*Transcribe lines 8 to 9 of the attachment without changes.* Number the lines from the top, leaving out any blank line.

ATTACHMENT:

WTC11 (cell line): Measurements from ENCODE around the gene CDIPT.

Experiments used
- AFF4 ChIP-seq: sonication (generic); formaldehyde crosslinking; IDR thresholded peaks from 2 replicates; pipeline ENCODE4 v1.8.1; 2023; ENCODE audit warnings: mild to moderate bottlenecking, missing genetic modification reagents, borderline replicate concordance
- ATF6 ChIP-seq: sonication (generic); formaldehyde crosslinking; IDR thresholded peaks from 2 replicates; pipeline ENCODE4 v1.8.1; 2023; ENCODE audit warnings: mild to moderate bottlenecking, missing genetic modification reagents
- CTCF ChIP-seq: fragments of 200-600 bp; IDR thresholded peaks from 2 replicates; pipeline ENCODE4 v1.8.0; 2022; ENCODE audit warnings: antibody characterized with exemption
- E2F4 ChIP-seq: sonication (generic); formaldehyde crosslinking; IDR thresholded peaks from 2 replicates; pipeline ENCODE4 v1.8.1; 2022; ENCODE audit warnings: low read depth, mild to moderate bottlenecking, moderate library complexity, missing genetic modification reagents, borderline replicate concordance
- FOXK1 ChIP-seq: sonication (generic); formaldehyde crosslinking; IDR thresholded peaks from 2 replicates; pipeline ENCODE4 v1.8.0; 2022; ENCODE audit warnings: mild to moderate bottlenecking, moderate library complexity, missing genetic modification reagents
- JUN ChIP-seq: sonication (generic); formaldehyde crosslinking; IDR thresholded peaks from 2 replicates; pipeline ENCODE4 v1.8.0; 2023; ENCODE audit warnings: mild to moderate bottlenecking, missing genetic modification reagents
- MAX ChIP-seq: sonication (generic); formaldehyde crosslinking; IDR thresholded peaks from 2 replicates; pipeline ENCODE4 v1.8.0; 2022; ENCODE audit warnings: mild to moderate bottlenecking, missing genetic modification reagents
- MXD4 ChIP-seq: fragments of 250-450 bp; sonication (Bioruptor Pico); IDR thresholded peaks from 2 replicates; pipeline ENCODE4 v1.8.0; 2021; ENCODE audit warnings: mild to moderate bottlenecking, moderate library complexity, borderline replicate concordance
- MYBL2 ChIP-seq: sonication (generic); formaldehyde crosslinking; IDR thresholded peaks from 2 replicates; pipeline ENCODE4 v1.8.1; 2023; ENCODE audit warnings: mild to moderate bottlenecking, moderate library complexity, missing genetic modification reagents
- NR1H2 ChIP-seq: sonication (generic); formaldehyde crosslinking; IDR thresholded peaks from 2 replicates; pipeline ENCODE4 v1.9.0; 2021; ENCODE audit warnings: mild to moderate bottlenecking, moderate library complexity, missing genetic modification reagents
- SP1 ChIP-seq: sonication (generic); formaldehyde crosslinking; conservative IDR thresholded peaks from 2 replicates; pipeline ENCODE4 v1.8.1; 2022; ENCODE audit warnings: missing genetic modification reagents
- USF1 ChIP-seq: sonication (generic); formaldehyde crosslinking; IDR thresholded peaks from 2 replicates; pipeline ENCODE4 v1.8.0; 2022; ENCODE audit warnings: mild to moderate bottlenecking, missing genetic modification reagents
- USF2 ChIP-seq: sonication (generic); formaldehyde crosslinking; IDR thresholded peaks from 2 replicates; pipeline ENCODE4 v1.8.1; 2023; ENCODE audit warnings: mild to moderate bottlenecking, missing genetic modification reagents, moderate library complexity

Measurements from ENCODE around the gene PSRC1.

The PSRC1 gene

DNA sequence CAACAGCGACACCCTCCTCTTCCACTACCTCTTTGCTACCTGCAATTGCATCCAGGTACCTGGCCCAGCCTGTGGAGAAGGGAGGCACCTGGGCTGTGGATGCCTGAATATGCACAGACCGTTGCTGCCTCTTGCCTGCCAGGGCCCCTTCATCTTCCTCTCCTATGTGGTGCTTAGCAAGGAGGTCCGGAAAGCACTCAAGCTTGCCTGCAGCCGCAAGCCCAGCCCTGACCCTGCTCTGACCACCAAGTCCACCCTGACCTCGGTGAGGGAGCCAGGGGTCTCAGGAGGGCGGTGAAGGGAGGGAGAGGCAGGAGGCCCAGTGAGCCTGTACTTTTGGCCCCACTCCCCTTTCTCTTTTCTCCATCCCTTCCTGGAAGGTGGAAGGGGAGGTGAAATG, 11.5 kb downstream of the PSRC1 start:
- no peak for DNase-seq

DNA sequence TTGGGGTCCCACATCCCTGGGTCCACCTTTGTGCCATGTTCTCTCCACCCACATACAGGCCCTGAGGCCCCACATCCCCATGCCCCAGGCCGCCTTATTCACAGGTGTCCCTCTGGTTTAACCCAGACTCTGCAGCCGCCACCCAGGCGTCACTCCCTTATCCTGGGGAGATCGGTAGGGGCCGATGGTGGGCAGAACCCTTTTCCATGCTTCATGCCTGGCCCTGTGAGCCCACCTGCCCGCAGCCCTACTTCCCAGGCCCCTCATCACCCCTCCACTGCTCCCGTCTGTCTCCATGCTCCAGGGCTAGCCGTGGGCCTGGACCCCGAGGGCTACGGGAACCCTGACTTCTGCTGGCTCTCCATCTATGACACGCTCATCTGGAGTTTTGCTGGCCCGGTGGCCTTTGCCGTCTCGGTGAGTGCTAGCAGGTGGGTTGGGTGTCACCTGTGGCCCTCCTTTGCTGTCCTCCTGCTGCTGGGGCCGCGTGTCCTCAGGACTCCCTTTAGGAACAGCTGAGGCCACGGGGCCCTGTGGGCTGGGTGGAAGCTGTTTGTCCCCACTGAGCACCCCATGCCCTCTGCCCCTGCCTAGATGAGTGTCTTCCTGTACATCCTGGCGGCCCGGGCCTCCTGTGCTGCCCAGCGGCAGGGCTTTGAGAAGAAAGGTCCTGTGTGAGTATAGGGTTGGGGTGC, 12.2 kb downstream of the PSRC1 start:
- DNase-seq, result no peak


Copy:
- JUN ChIP-seq: sonication (generic); formaldehyde crosslinking; IDR thresholded peaks from 2 replicates; pipeline ENCODE4 v1.8.0; 2023; ENCODE audit warnings: mild to moderate bottlenecking, missing genetic modification reagents
- MAX ChIP-seq: sonication (generic); formaldehyde crosslinking; IDR thresholded peaks from 2 replicates; pipeline ENCODE4 v1.8.0; 2022; ENCODE audit warnings: mild to moderate bottlenecking, missing genetic modification reagents